The Early Films of Olivier Assayas
In 2007 Ingmar Bergman and Michelangelo Antonioni died on the same day, prompting a lot of critics to wonder who would take their place in culture. For a while I wondered this as well; who would make work like Persona or The Passenger for our era, creating new stories and new metaphors with all the bold sincerity and originality of Bergman and Antonioni but addressing contemporary concerns? Then I realised the critics were just asking who would make films in the style of those two late directors, and the question became a lot less interesting. But if I’ve now got you wondering who’s making intelligent arthouse films that address issues that are relevant right now, you could do a lot worse than look to Olivier Assayas.
His first two feature-length films, Disorder and Winter’s Child, have just been reissued by Arrow Academy on Blu-Ray, although truthfully there are better places to start with his work. Arrow know this as well as anyone – that’s presumably why they reissued his international breakthrough Irma Vep a few months earlier. If you’re already hooked, though, these two flawed films have plenty to offer. Most obviously, the look of a film like Personal Shopper – all grungy houses, clean, antiseptic corporate spaces and sodium-lit nights – is clearly present in embryo.
One thing about Assayas’s later work that feels very contemporary is its nonjudgmental attitude towards younger characters. Films like Clouds of Sils Maria treat social media as a fact of everyday life, quite different from the finger-wagging tone you expect from a fiftysomething arthouse director making a movie about the youths and their Twitbooks. In his youth, Assayas wasn’t always this generous towards his generation, with Disorder feeling like a particularly chilly watch. Its tale of a post-punk band committing a crime then falling apart in a flurry of recriminations feels too neat a match of story and soundtrack – of course the characters are alienated, listen to the music they’re making! It becomes a little one-paced, although it’s always stylish and the film comes to life in its concert scenes. Those who enjoyed the inspired use of Wire and The Feelies in 2010’s Carlos will find plenty to fill out a Spotify playlist here.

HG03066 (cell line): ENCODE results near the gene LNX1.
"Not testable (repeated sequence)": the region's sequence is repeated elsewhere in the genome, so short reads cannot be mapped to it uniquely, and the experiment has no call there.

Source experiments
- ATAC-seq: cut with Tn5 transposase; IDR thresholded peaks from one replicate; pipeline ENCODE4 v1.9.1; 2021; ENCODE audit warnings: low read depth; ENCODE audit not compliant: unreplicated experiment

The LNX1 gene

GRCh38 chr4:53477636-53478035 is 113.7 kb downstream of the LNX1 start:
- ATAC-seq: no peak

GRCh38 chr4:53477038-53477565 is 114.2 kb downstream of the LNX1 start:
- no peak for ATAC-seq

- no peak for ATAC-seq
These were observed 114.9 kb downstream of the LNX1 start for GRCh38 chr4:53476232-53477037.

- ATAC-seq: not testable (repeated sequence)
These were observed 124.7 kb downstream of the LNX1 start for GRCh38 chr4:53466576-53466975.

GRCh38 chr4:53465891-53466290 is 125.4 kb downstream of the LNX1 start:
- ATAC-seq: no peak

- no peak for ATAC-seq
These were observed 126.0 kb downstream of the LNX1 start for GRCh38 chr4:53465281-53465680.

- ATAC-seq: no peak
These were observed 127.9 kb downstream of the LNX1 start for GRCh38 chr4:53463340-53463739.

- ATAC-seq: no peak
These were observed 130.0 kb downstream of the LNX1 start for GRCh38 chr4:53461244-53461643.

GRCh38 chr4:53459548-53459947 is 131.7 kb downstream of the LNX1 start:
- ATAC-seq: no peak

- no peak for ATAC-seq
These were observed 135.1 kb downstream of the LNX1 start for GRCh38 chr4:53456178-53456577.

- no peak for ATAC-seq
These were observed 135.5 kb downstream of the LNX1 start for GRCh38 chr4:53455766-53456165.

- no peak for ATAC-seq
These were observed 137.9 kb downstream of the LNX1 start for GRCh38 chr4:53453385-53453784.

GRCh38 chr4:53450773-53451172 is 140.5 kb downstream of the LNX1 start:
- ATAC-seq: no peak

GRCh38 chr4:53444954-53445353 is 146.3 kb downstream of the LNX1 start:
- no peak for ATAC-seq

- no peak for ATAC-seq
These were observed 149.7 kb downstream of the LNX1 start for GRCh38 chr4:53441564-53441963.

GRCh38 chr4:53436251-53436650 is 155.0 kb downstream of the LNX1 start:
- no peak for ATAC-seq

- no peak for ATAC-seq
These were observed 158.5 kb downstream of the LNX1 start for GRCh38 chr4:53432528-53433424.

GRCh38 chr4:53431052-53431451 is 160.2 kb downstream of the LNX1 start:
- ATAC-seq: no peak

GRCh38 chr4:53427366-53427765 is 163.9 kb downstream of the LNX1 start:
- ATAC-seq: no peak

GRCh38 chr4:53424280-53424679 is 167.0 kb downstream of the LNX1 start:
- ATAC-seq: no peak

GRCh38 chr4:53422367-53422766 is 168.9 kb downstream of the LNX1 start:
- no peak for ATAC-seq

Disorder was reasonably well-received, but Winter’s Child was pilloried on release for being too melodramatic. You can see where the criticisms come from, but it actually looked like the stronger of the two films to me, with effective performances (particularly from the female leads) and a steadier, more consistent pace. It does neatly fit into a British audience member’s idea of what French cinema is about – professional characters managing a complex set of personal relationships in a way that’s simultaneously grown-up and angsty. But it does it very well, and it may be the clearest demonstration to date of Assayas’s fondness for Ingmar Bergman, with one resuscitation scene that’s worthy of Brink of Life.
Which brings us back where we started. Some of what makes Assayas so utterly relevant isn’t present in this set – it wasn’t until 21st-century films like Demonlover and Boarding Gate that he started thinking seriously about globalisation, and the handling of actors only gives the vaguest hints of the meaty, career-changing roles he’d later create with major international stars like Kristen Stewart and Maggie Cheung. They are, however, absorbing little chamber pieces in their own right, and for fans their availability will be exciting in and of itself. Even the likes of Claire Denis and Francois Ozon have early films that are very hard to get hold of in this country, but Arrow and Criterion UK have spent the second half of 2018 filling in the gaps in Assayas’ fans’ Blu-Ray collections. It’s hard not to see it as hard evidence that, right now, he really means something.